Broker Check

7300 Wealth Connect – November 2023

Eyes on Bond Yields

The month of October has a reputation for significant stock market turbulence, such as the Crash of 1929 and 1987. The 2008 financial crisis also sparked a big selloff in October.

While trading on a daily basis can be volatile, the month historically finishes in the green.

On average, since 2010, October has been the second-best performing month for the S&P 500 Index per data from the St. Louis Federal Reserve.

Since 1970, October is tied for fourth place. That favorable trend, however, broke down this year.

The main reason for last month’s setback was rising pressure on Treasury bond yields. In particular, the 10-year Treasury yield briefly reached 5%, the highest level since 2007 (CNBC).

It’s not that the Federal Reserve is threatening another extended series of rate hikes. But the Fed continues to insist that the fed funds rates will remain at a higher level for a longer period.

That is playing a role in the upward march of bond yields, as illustrated in Figure 1. Figure 1 plots the yield of Treasuries as of September 29 and October 31, with maturities ranging from one month to 30 years.

The Fed’s recent hesitation in lifting the Fed funds rate is keeping shorter-term yields in check. Its insistence that the fed funds rate will remain higher for longer, as it hopes to snuff out inflation, is one reason longer-term yields are rising.

Additionally, the rising federal deficit is forcing the Treasury Department to issue new bonds to finance the deficit, which is putting some pressure on yields, too.

In addition, economic activity, which was expected to slow in Q3, accelerated sharply amid a spurt in consumer spending—see Figure 2.

Gross Domestic Product (GDP), the largest measure of the value of goods and services in the economy, expanded at an annual pace of 4.9% in Q3—see Figure 2.

It’s hard to pinpoint why the consumer suddenly came alive. It seems unlikely that Q3’s pace will continue, but a slowdown doesn’t necessarily mean weakness. Though they are barely keeping pace with inflation, wages are rising and firms continue to hire.

Rising wages and job growth support spending. Moreover, most analysts believe that some of the cash payments made to most folks during the pandemic remains in savings.

Geopolitical tremors

The world is a dangerous place. On October 7, Hamas, a designated terrorist group by the U.S. and European Union, launched an appalling and completely unwarranted attack on Israeli citizens and the nation of Israel.

Investors, however, focus on one thing. We recognize it may sound a little callous (and that is clearly not our intent, but we want to maintain a narrow focus and stick to what we know best), but the market attempts to put a price on any geopolitical event, i.e., its economic impact.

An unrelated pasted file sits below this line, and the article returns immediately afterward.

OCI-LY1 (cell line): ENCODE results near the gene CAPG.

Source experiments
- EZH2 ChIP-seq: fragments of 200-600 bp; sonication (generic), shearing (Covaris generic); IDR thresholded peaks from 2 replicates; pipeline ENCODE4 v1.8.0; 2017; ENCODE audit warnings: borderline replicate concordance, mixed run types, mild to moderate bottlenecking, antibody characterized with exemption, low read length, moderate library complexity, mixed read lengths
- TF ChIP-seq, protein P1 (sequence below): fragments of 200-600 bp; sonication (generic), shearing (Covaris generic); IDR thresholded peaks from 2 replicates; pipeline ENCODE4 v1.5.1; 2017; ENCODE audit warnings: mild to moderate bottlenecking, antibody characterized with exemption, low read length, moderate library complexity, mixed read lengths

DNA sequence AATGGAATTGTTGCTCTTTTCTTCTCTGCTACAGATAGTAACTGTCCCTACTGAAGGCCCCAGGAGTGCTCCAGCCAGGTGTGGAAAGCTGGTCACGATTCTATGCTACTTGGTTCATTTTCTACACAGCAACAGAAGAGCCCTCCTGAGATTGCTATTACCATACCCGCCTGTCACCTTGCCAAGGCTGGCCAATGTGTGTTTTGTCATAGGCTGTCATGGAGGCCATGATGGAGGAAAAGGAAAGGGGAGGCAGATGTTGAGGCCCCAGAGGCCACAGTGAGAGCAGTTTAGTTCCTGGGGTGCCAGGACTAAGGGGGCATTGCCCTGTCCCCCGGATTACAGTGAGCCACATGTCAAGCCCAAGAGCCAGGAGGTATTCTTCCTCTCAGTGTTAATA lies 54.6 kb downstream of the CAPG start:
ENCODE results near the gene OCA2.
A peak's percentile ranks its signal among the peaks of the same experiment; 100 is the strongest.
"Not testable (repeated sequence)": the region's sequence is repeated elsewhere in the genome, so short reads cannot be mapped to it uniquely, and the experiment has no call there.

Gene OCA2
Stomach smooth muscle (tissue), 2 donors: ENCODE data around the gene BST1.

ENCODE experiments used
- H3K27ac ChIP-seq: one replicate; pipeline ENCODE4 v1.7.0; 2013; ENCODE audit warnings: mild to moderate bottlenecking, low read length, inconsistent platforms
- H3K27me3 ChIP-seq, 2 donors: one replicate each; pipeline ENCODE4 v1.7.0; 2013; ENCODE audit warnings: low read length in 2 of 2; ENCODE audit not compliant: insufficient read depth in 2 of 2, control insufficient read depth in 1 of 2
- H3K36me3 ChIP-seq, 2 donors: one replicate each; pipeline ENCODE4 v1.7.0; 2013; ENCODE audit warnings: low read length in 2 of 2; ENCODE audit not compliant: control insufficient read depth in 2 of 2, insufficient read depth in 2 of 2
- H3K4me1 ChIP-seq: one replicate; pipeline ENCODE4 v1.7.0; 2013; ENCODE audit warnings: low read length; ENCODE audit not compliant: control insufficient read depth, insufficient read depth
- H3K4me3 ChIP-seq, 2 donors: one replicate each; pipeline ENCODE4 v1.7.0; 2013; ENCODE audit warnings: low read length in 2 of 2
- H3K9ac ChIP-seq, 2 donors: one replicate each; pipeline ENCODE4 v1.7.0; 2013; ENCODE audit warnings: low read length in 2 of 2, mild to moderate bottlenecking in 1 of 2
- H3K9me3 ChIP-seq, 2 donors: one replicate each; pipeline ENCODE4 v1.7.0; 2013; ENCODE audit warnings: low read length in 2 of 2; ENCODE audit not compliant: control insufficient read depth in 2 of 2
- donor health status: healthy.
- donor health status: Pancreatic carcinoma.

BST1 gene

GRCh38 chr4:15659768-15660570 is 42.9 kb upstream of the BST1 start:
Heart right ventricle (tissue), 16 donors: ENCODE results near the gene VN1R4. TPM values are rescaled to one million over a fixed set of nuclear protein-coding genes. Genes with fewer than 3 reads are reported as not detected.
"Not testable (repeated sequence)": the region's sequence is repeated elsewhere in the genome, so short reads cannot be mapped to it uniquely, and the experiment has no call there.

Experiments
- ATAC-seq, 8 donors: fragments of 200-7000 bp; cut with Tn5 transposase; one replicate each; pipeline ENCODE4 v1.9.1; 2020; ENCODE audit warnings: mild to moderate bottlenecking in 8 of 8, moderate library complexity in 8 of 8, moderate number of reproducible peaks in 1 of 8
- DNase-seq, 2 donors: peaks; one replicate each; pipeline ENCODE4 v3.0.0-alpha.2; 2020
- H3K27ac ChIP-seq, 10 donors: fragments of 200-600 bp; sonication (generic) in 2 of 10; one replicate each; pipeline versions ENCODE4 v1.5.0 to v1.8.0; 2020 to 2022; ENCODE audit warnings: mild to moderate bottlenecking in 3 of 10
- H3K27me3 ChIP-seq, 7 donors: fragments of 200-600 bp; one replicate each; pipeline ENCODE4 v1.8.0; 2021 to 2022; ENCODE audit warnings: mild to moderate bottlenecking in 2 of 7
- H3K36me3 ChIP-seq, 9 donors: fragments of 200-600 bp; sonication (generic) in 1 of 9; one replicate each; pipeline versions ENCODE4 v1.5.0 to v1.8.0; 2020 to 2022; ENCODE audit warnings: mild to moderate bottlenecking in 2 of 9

Thus far, outside of a brief rise in oil prices, there has been no discernible effect on the broader stock market. In fact, oil prices were down sharply in October—see table of market returns.

Why? For now, investors believe that the violence will be contained, which would limit the impact on the U.S. economy and oil.

Perhaps that is because past geopolitical shocks haven’t had much of a long-term impact.

While what happens in the past is no guarantee of future performance, reviewing 23 separate geopolitical events since Pearl Harbor, the average loss for the S&P 500 on the first day was 1.1%, with an average total pullback of 4.7% (simple return, excluding dividends reinvested), according to LPL Research.

The 1973 Yom Kippur War led to the OPEC oil embargo, soaring oil prices, and a steep U.S. recession, but it was an outlier. Today’s oil market is different, geopolitical dynamics in the Middle East are different, and the U.S. is a leading oil producer.

That said, any significant disruption in oil supplies would send the price of crude higher. Such an event can’t be completely discounted.

Final thoughts

Investors believe the war in the Middle East will remain contained to Israel and Hamas, having little impact on oil prices and the U.S. economy. So far, that has been the case.

Throughout the year, investors have closely monitored the economy and interest rates, as is typical. That’s not likely to change.

Typically, quarterly debt announcements from the Treasury go pretty much unnoticed, but not today.

The Treasury Department announced on October 30 that it will auction $776 billion in debt in the final three months of the year and expects to borrow another $816 billion in Q1 2024.

Much is simply rolling over of maturing bonds. But it highlights the enormous appetite for debt as the Treasury funds the growing federal deficit.

It is also putting upward pressure on bond yields. but it’s difficult to quantify the extent. Amid a moderation in the rate of inflation, rising bond yields are taking some of the pressure off the Fed to raise interest rates, but “higher for longer” is the current mindset among Fed officials.